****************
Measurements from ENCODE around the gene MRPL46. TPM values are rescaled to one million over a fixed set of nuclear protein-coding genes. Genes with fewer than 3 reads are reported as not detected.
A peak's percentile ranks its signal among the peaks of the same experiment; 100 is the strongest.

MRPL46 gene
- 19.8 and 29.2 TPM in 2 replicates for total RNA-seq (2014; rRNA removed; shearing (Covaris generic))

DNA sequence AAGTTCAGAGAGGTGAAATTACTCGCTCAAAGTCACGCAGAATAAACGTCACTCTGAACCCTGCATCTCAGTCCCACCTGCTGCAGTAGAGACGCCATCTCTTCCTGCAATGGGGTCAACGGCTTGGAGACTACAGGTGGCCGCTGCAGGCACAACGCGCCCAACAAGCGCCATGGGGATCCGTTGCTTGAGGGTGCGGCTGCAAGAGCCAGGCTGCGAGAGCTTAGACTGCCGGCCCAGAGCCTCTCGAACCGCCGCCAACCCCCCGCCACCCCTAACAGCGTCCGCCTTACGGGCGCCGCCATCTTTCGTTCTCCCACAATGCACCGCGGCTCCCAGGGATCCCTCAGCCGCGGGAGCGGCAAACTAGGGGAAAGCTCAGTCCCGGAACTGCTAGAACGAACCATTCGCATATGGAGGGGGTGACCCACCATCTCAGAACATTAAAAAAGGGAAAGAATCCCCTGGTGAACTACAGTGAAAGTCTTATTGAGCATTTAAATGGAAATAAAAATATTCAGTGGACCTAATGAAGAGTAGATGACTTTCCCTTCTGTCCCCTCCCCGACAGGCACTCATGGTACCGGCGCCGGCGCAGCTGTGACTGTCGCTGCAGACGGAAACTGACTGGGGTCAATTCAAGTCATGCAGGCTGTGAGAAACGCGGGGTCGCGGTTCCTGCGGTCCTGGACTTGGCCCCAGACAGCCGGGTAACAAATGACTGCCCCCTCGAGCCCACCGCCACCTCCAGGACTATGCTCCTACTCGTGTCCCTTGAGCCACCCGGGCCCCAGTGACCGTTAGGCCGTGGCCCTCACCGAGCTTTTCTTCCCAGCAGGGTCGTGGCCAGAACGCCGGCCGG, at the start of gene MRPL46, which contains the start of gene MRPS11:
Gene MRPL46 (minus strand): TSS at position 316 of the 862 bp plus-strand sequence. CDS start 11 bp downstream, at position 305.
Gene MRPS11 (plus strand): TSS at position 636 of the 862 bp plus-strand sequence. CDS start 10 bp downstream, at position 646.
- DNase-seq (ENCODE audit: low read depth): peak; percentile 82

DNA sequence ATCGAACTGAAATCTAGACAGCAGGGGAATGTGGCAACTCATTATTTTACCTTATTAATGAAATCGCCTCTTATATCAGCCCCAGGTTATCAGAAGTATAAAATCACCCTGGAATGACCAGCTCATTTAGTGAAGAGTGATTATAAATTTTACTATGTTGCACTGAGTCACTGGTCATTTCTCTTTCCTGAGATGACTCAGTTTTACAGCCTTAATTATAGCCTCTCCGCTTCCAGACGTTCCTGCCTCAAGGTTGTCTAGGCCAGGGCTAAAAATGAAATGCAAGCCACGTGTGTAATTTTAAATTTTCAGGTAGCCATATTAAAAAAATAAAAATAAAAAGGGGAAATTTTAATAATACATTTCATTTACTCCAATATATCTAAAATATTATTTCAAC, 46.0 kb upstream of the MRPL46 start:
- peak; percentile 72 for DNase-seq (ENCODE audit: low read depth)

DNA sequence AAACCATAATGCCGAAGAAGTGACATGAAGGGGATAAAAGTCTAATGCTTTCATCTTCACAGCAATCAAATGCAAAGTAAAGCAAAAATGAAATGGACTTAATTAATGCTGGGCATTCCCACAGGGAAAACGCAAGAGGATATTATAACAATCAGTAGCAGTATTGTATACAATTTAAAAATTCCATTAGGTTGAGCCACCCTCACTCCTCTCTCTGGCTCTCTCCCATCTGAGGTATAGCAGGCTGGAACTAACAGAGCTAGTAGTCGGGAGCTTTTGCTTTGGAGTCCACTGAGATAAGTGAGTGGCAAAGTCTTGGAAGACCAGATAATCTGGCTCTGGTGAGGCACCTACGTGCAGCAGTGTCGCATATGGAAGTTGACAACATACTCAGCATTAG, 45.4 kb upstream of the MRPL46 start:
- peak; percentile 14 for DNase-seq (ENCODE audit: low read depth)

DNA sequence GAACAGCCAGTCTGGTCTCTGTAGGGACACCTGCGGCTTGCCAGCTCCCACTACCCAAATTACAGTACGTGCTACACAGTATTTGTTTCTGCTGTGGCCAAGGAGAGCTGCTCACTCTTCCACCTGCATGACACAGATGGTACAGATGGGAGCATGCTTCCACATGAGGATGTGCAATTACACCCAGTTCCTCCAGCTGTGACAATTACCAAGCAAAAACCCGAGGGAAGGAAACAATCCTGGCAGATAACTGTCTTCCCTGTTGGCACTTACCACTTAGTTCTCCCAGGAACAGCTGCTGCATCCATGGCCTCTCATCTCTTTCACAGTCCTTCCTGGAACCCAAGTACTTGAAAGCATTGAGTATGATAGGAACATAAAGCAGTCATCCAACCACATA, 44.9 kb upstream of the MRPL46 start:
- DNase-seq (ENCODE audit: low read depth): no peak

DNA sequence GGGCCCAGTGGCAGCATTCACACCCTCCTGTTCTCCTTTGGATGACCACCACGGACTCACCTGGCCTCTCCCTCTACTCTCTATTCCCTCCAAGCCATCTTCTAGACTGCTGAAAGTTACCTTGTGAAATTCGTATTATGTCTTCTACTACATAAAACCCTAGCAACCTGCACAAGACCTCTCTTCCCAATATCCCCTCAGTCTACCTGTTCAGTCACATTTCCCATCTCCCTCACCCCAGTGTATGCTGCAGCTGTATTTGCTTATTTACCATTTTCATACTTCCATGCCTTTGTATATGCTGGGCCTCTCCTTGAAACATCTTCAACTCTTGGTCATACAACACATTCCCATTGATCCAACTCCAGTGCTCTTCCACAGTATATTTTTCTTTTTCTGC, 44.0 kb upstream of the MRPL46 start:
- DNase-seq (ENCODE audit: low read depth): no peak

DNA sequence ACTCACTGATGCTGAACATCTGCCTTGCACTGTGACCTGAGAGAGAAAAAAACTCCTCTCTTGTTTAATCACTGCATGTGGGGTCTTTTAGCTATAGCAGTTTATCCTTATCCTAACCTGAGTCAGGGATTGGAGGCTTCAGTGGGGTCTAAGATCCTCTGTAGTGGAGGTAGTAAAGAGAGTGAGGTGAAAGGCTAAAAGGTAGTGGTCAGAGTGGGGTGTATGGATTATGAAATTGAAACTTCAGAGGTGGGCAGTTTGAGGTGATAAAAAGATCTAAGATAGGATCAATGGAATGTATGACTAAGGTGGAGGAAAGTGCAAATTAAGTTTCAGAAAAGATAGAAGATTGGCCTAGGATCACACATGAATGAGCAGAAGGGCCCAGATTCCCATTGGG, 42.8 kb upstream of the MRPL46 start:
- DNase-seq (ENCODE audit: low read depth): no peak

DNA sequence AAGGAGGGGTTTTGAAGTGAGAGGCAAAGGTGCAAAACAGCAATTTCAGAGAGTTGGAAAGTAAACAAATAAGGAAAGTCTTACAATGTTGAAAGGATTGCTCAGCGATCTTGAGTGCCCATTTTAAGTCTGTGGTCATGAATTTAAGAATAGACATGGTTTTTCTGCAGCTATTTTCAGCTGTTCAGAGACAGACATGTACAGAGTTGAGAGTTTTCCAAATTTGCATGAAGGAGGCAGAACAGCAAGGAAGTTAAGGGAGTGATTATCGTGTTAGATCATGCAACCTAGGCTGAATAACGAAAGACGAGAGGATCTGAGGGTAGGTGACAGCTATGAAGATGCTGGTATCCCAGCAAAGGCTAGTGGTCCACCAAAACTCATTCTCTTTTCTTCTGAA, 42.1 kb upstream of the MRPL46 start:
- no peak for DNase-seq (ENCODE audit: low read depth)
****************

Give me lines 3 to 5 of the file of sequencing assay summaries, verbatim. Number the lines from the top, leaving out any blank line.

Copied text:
MRPL46 gene
- 19.8 and 29.2 TPM in 2 replicates for total RNA-seq (2014; rRNA removed; shearing (Covaris generic))

DNA sequence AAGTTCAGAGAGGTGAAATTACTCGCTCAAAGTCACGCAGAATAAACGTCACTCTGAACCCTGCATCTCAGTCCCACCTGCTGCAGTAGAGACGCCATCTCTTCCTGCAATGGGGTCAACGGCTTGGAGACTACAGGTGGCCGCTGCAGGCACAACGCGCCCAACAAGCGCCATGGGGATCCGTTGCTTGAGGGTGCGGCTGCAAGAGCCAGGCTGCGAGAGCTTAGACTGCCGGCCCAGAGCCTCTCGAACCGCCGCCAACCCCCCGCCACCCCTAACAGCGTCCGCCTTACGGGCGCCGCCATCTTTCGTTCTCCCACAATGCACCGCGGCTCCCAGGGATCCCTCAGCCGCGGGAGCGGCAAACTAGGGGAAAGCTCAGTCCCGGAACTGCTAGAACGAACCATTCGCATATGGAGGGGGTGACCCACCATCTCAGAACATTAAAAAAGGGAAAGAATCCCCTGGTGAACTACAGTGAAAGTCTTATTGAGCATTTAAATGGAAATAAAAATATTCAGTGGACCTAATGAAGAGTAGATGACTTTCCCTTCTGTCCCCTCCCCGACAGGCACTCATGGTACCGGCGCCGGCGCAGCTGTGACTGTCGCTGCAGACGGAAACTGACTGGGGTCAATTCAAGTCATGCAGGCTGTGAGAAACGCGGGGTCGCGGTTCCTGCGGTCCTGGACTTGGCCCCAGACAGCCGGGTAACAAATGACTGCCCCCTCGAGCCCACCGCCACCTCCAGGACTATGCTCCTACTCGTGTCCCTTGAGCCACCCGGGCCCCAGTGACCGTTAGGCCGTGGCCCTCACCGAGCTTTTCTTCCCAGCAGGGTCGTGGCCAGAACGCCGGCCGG, at the start of gene MRPL46, which contains the start of gene MRPS11: